CRM systems also help you to scale up, as they help you sell products/ provide value without having to send an individual person along the whole customer journey, as emails and the website can do  it for you. Pride Road deals with larger quantities of clients, so we are offering a similar product with similar messaging all the way through.

What is a value ladder?

A value ladder maps out how the value of each product/ service you provide to your clients increases with time. So, sometimes you create a relatively cheap product that will sell to many potential clients just so they can find out more about you and get more engaged, so they will eventually hire you on an expensive project.

A lot of successful practices use this ladder by producing a lot of content outside of their main services, such as research, books, manifestos or online courses. These products nourish the community by responding to its different needs, and it shows potential clients that you are passionate about what you do, as you have come up with innovative solutions to help them. For example, Bjarke Ingels started his practice by writing Less is More, because the manifesto was an opportunity for him to get his thoughts published, so now clients understand his methodology towards design. This is also a great way to diversify your income because, as Sara says, you shouldn’t have all your eggs in one basket.

Digital transformation is vital in diversifying your income as it’s now easier to self publish research online, rather than in papers and book shops. You could easily publish research in blogs, and more advanced research could be self published through Amazon, who could print them for you.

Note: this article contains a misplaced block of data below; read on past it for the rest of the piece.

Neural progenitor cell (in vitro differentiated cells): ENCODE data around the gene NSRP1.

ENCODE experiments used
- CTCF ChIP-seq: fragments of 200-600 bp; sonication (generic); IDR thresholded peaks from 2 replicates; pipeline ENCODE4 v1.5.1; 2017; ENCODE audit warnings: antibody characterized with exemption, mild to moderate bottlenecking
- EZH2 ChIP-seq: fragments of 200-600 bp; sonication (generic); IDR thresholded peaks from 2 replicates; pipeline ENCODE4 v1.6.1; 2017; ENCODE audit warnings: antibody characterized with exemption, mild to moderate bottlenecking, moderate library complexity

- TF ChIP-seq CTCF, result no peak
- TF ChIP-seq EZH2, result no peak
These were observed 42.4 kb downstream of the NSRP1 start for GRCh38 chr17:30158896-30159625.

What are the key steps architects should take when thinking about digital transformation?

At the beginning, you should start revisiting all your social media platforms and looking at them in terms of how well they communicate to clients, rather than to fellow architects. This is because other architects will know what it means that, for example, you worked for LMA, but your client might not know that that’s significant because they might not be interested in architecture, so they won’t necessarily understand how well experienced you are. So you need to think about who you care about communicating this information most to, and use that to navigate what message you promote to your clients. Stop thinking about promoting yourself to other architects, and promote yourself to clients, through explaining how you can solve their problems.

Then you should try to diversify your income by providing those cheaper products on the value ladder. So, you need to understand your clients: where they are at and problems they face, and think about how you can solve them. Sometimes, the best solution is organising a local meetup that can cover certain issues relating to your customers to show that you care and that you use your expertise to put solutions forward. You can do that through organising an event, a webinar, or by creating online solutions, such as a mini-courses. And, of course, you’ll charge for these events.